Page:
Eclipse ioFog is a complete edge computing platform that provides all of the pieces needed to build and run applications at the edge at enterprise scale. The diversity and complexity of edge hardware is abstracted by ioFog Agent software. The management and orchestration of edge microservices is performed by ioFog Controller and its supporting set of components.
Eclipse Jemo aims to deliver a true multi-cloud FaaS implementation for JVM based languages. Jemo which is built to take advantage of Kubernetes provides the same event driven development pattern that you will find in many function as a service offerings with the insulation from the specific provider. In addition to an event driven FaaS development paradigm Jemo aims to provide full compatibility with the Jakarta EE and Microprofile platforms using the runtime implementation to ensure that regardless of the platform used all applications are completely cloud native.
In building Jemo we choose to focus on embracing the technology and pace of change provided by CSP's such as Amazon (AWS), Microsoft (Azure), and Google (GCP). The major CSP's provide many of the core application software technologies that are used to build modern applications (examples are things like Pub/Sub queue systems, Streaming, BigData, HTTP/S, Batch processing, etc). Jemo aims to harness PaaS services as they become available on underlying CSP's and allow these services to be used transparently by developers to build applications while avoiding all lock-in to the underlying provider.
To build MBE workbenches, designers must be autonomous in creating and maintaining their own viewpoints, without coding. Developers can enrich them afterward, for instance for algorithm implementation. To meet this requirement, Eclipse Kitalpha™ offers a development environment made of DSLs (Domain-Specific Languages) to assist designers and developers in their architecture frameworks and viewpoints development activity activities. For instance, textual editors make it possible to declare viewpoint metamodels, user interfaces, diagrams, or services. From those DSLs, generators build all the architecture framework and viewpoint artifacts. For example, the declaration of diagrams using DSLs becomes the technical description of Sirius diagrams. During the stages of edition with DSLs and generation, the notion of target application is introduced to manage the variability of environments in which the artifacts are to be deployed and executed (e.g., DSL vs. UML, CDO vs. XMI environments).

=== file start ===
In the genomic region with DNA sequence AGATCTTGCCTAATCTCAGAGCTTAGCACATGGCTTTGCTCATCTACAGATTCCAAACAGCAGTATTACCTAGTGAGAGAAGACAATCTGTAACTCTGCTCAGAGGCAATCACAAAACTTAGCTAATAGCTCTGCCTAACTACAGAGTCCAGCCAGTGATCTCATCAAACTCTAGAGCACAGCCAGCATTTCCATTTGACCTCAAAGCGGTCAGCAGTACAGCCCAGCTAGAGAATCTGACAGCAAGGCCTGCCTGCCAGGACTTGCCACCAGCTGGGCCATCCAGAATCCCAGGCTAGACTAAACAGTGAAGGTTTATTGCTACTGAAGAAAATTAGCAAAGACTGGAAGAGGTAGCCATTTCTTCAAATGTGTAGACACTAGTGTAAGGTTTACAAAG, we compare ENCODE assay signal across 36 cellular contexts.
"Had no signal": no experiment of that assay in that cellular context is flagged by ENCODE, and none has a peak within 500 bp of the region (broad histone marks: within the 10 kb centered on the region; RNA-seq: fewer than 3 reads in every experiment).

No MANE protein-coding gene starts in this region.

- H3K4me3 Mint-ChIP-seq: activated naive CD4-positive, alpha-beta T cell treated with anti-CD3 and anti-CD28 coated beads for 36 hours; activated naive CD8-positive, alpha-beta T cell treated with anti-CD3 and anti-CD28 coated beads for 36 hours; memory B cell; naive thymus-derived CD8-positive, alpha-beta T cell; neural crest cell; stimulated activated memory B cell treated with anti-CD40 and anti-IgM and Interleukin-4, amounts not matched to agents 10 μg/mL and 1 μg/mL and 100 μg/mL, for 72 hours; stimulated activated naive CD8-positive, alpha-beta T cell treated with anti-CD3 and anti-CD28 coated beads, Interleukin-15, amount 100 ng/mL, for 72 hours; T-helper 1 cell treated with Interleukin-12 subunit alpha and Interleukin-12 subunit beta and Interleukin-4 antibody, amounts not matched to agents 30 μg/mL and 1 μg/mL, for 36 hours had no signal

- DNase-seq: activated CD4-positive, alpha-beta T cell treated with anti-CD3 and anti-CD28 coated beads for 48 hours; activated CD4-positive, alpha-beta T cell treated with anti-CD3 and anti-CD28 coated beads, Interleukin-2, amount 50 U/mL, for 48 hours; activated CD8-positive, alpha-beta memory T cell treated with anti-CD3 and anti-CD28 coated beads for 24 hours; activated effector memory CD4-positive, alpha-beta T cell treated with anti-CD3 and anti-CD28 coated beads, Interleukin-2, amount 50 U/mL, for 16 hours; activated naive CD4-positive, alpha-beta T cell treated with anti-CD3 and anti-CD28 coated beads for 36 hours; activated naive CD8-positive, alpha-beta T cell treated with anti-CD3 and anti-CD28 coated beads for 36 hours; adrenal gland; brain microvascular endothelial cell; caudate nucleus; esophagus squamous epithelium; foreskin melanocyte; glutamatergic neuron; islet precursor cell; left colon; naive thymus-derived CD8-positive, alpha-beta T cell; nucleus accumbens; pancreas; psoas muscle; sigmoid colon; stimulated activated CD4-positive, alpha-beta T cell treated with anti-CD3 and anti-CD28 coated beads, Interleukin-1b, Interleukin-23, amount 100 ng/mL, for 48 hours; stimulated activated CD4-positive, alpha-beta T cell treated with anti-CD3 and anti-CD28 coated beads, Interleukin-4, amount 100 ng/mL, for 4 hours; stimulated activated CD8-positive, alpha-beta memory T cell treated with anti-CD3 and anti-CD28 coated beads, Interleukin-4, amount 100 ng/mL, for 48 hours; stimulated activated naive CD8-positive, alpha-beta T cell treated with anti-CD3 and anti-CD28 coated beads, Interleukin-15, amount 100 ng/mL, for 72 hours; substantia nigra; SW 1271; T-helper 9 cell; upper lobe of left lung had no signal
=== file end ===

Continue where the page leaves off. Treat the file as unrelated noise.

Because today's software-intensive automotive systems are still developed in silos by each car manufacturer or OEM in-house, long-term challenges in the industry are yet unresolved. Establishing a standard for car-to-cloud scenarios significantly improves comprehensive domain-related development activities and opens the market to external applications, service provider, and the use of open source software wherever possible without compromising security. Connectivity, OTA maintenance, automated driving, electric mobility, and related approaches increasingly demand technical innovations applicable across automotive players.
The open and secure Eclipse Kuksa project will contain a cloud platform that interconnects a wide range of vehicles to the cloud via in-car and internet connections. This platform will be supported by an integrated open source software development environment including technologies to cope especially with software challenges for vehicles designed in the IoT, Cloud, and digital era.